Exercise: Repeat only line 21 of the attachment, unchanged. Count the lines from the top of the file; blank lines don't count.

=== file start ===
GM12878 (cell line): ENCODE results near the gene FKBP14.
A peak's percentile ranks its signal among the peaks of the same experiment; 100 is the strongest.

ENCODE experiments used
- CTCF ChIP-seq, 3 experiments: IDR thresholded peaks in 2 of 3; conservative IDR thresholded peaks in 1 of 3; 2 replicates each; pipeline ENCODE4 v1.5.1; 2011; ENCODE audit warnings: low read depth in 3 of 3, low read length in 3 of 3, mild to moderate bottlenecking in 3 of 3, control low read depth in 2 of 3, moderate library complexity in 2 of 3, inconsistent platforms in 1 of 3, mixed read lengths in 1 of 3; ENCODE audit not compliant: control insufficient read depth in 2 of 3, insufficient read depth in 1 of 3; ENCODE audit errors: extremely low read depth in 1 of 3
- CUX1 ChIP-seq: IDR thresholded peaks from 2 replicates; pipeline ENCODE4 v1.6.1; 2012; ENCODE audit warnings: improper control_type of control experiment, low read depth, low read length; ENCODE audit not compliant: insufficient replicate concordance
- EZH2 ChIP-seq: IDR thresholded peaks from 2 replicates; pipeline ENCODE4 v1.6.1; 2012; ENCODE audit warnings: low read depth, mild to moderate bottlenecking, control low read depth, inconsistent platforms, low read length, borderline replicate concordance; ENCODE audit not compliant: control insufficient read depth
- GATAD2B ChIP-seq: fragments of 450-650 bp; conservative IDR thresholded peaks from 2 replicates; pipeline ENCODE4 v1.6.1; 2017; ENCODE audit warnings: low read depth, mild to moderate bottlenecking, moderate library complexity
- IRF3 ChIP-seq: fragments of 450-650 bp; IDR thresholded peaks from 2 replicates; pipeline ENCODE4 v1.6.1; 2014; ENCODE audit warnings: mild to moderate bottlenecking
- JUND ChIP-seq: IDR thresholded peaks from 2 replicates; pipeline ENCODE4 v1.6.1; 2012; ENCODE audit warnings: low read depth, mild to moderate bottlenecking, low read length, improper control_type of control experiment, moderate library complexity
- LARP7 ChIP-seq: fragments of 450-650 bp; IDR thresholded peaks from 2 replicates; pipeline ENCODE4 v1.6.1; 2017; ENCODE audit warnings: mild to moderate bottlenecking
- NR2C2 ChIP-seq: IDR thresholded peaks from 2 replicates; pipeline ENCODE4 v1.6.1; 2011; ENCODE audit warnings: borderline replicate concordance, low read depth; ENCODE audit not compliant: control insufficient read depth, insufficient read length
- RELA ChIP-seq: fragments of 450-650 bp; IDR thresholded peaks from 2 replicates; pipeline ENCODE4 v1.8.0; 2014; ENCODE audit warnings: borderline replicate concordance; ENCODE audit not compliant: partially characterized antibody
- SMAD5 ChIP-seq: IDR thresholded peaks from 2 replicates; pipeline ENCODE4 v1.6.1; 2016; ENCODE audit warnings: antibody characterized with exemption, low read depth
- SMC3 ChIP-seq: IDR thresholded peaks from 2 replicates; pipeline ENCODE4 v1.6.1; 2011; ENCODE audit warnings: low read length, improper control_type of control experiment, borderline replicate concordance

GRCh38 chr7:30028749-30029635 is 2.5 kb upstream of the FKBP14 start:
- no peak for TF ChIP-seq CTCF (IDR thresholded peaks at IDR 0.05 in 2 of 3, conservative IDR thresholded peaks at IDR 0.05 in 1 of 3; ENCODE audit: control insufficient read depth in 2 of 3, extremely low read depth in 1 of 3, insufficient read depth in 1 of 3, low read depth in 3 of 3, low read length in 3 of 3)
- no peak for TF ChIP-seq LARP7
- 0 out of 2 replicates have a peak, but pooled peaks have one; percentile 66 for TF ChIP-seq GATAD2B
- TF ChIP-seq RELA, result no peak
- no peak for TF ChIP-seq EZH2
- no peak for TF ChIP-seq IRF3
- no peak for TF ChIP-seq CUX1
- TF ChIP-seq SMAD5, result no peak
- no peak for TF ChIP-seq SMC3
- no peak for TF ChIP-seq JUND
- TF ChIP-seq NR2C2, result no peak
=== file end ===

- no peak for TF ChIP-seq IRF3